- adjective unpleasant, inferior. An all-purpose negative, briefly a vogue term among Californian adolescents in the mid-1990s.
- adjective good, impressive. In this reversed or ironic sense, recorded among British mods of the 1960s and US high-school and college students of the 1990s, the word is one of a large set of near-synonyms including savage, brutal, tough, etc., which have been adopted into adolescent codes.
- used to describe a very astringent wine that has a high level of alcohol and excessive tannin. This type of wine will probably not improve with age.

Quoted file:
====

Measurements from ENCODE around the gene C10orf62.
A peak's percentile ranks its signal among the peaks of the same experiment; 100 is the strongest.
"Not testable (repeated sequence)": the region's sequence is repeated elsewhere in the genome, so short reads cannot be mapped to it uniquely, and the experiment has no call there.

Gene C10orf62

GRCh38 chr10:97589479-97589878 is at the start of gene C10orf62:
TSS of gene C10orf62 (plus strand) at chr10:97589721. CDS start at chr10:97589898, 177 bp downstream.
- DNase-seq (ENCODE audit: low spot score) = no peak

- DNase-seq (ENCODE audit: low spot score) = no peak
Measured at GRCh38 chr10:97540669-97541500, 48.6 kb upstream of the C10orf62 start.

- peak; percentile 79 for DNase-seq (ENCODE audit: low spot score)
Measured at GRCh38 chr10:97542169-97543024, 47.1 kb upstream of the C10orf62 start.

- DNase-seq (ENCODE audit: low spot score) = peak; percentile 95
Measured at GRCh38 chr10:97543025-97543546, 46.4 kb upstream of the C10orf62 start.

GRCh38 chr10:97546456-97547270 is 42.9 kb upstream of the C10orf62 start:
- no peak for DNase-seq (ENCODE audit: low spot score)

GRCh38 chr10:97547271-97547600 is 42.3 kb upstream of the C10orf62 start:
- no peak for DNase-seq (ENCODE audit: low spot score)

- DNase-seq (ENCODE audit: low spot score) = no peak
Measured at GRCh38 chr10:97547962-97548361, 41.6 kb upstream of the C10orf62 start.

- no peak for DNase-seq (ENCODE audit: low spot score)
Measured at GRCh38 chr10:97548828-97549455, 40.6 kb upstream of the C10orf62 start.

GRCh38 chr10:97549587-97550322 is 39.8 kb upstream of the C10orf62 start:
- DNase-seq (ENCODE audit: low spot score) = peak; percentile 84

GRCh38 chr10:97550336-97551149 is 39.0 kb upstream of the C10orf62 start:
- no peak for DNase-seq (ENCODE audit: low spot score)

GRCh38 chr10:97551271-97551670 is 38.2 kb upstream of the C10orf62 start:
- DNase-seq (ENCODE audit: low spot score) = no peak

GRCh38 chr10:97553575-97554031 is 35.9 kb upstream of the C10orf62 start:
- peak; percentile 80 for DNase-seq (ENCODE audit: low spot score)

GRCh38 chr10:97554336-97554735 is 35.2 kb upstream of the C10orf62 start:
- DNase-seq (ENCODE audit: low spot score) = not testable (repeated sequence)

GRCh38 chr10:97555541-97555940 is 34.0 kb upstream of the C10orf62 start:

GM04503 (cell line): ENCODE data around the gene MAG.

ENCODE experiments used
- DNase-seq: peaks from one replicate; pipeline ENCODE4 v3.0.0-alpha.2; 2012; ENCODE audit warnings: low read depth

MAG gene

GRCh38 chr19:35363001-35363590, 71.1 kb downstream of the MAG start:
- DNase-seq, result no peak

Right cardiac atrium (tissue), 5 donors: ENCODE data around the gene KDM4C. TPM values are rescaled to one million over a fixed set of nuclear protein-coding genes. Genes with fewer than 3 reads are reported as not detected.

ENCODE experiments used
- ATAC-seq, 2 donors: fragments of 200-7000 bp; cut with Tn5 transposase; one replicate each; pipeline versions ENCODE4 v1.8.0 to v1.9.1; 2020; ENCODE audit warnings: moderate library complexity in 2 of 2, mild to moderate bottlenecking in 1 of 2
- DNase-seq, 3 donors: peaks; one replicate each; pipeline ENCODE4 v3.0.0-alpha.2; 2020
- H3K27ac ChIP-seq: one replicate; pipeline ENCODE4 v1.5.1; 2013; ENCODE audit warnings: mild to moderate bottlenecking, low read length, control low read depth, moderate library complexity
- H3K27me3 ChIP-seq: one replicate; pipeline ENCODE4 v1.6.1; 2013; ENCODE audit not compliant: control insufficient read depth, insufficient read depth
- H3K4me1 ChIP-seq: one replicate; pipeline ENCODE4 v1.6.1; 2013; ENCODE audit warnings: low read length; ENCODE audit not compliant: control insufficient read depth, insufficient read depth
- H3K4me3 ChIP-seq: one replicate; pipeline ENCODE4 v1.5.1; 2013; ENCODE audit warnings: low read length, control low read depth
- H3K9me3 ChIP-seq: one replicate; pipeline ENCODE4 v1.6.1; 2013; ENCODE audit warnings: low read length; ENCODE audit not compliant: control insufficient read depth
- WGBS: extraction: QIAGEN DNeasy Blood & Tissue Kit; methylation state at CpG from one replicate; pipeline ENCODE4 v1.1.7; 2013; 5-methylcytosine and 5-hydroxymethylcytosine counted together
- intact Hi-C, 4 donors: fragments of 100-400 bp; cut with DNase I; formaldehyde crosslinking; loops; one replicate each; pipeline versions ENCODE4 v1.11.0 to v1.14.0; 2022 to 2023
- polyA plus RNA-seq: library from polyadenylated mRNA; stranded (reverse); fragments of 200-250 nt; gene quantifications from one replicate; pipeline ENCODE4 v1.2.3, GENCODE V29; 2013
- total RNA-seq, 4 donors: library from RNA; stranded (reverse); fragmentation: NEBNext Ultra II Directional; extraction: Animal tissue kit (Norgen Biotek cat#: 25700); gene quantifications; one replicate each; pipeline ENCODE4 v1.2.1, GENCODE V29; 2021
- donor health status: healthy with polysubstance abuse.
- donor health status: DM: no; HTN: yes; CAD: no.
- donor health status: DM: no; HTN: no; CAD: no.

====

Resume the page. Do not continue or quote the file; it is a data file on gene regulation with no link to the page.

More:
Origin & History of “harsh”
originally meant ‘hairy’. Its ancestor
Low German harsch
, was a derivative of the noun haer
‘hair’, and its exact English
equivalent would have
. By the time
English acquired it, it had broadened out in meaning to ‘rough’, both
literally and figuratively.